4-Step Computer Security Upgrade
Learn to encrypt your files, secure your computer when using public Wi-Fi, enable two-factor authentication, and use good passwords.
Here are some easy steps to help protect your computers and the information on them.
It blows my mind when I see attorneys pull out a laptop, flip it open, and start working. Not having a password when your computer boots and/or awakes for being asleep is insane. Without password protection, someone could take your computer and access everything within seconds.
Does a password make your computer an unlockable vault? Absolutely not. But it is a strong deterrent and should take even the most computer illiterate person less than five minutes to setup.
While we’re on the topic, please don’t use “password” or “yourname” as your password. That’s like leaving your keys on the front seat of your car. Or something a spaceball would do. Think of a phrase, throw in some wingdings symbols, add a number, and top it off with some punctuation.
Lastly, it’s a good idea to turn on your computer’s data encryption. Again, this does not make your computer an unlockable vault. But it adds another level of security and it’s easy to do. It may slow your boot times and take up space on your hard drive, but it is worth it.
Backup your backup
File sync is not backup. Neither is storing drafts of your documents. You should have at least one complete backup, if not multiple/redundant backups to cover yourself in case your office burns down and takes your computer and backups with it.
You can get a good, reliable external hard drive for under $100. Here’s a brilliant idea: buy two, and keep one at home and one at your office. Backup your files in both places. That way, both your house and your office would have to burn down. Yes, I realize $200 is not chump change, but it’s a lot cheaper than a malpractice suit for failing to safekeep your client’s property.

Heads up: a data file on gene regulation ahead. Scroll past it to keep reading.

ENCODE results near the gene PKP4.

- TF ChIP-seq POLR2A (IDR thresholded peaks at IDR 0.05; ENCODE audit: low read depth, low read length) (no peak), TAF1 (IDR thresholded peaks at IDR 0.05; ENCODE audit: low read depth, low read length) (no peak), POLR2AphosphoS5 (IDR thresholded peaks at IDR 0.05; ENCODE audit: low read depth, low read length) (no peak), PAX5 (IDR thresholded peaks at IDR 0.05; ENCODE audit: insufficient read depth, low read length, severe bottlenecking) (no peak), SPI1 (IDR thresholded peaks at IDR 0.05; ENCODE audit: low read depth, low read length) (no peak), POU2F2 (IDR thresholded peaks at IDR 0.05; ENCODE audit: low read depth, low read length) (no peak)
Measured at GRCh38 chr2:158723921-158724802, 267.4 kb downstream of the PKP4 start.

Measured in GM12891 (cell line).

And while you’re at it, spend another $100-$150 or so and sign up for Dropbox with the packrat option, or another file synching service. That means your files will be synced across all computers and stored in the cloud.
As a solo attorney, I know the importance of keeping overhead low. But there are two things to keep in mind. One, you don’t need to buy new external drives every year. Good ones should last for at least two years. Two, file security is everything. And if you can’t justify spending $350 a year (less most years) on backing up your data, I don’t think you’re ready to run your own business.
Wi-Fi is slower and less secure than hard lines
Using Wi-Fi is convenient, but it is also slower than an ethernet connection and can be much less secure. If you can use an ethernet connection while at the office, do it.
It’s unlikely a hacker is sitting in your parking lot, desperately trying to gain access to your client’s wills and trusts. Then again, stranger things have happened. If you don’t know how to secure your Wi-Fi network, here’s a quick and easy guide provided by the government.
Especially if you are in unknown environments, be alert when using Wi-Fi. A few years ago a program called Firesheep allowed a user to access another person’s social media accounts. There’s a good likelihood another program will pop up down the road.
Here’s an easy rule: if you’re in the office stick to a hardline. If you are out and about, be careful about using open wireless networks.